Augarten, the Baroque palace and park that was once the imperial porcelain factory, is just a short tram ride from the major tourist sights, and was wonderfully empty on a recent visit. 
Surrounding the park are beautiful paths…
…large gardens with flowers, and a giant flak tower.
Make that two flak towers.  They are lovely leftovers from WWII, built by the Germans as defense towers and anti-aircraft batteries.  
I read that the Germans planned to cover them in marble after they won the war to honor their war dead. That didn’t really work out for them, we know. Certainly something could be done to mask the view?
That’s a little better.  The factory contains a small museum with just enough porcelain to look at to not be overwhelmed. 
Augarten, of course, manufactured the porcelain for the Spanish Riding School, and select pieces are on display in the restored kiln in the museum.
On the second level the history of Viennese porcelain manufacturing is told through the pieces. This is the classic Wiener Rosen. The three colors used in the flowers have imperial patents.
The fabulously stylish designs of Maria Theresa’s reign…
Including pieces with “puzzles” on the cup.

 Neo-classicism follows.

There’s always the Chinese influence. This cup is so pretty I think I could drink almost anything from it.

A sample color palate from the early 1800s.

And for the “middle class family,” a representative example of the proper table setting. I think I’ll give this a try tonight with my mismatched Williams Sonoma and IKEA pieces and see if the family notices.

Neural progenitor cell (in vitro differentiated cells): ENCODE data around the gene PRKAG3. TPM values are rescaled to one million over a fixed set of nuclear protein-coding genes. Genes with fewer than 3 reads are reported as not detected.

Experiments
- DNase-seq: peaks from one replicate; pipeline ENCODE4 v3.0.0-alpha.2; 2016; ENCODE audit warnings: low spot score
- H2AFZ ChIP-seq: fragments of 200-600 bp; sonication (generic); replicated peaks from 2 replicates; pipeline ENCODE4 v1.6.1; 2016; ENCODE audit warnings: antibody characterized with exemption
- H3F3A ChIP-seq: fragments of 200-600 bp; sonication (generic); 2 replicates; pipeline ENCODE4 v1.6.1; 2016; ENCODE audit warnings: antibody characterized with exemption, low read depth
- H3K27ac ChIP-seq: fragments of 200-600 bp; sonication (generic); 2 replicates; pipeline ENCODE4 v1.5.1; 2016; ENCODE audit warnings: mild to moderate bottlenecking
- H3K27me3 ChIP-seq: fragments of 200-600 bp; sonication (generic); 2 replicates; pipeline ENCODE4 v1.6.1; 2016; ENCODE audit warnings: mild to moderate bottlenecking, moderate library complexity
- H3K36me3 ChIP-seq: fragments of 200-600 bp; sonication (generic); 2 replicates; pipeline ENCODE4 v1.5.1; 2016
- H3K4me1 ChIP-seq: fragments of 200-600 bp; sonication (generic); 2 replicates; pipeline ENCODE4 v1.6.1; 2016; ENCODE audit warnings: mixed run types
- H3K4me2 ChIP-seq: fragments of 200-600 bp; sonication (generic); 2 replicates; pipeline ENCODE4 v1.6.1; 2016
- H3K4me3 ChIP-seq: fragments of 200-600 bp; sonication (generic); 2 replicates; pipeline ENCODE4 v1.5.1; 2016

Alas, though. I won’t be able to fold our napkins in the “Kaiser Semmel” style.  Only two people in the world know how to perfect this secret fold.

The museum store offers numerous pieces to purchase, from the exquisite to the whimsical, as well.

So where did a great deal of this porcelain end up?  One of the largest collections is that of the Hapsburgs, in the Selberkammer (Silver Collection) museum at Hofburg Palace.  The collection is stunning in its volume; in its time the palace served a staff of around 5,000 people on a daily basis, so plenty of dishes were needed. I will spare you photos of room after room after room of silverware, gold-plated dinnerware, and the cases of porcelain that were used during their reign, and just share a few glimpses.  I would, though, be happy to return to the museum with you should you visit, but don’t count on Tony joining us. I think once was enough for him.
A series of gold centerpieces.
A veritable forest of gold candelabras and flower vases.
A fruit bowl in the French style.
Something whose function I’ve forgotten. 
“Snack” plates. Imagine the surprise of seeing a naked baby floating in a glass when you finished your snack.
Just as the palaces all seem to have Chinese inspired painted rooms, so too must there be Chinese inspired dinnerware.
Spring centerpiece. 
And a beer mug. For celebrating the acquisition of new territory, no doubt.
Museums aren’t the only places to find these collections, though. On a recent weekend we came upon a small antique market offering its own fine wares.
An interesting set from Shelly, England.  Fine bone china, though, not porcelain.
I can’t believe this wasn’t sold.
Or this.
The local “Flohmarkt” (Flea Market/Second Hand) store near our house turned up a few beautiful pieces, too. The friend I was shopping with bought eight of these saucers for a whopping €0.50 each.

I’m certainly tempted to bring a few pieces home, but I’m not sure the boys will use them. Maybe they just need a little encouragement?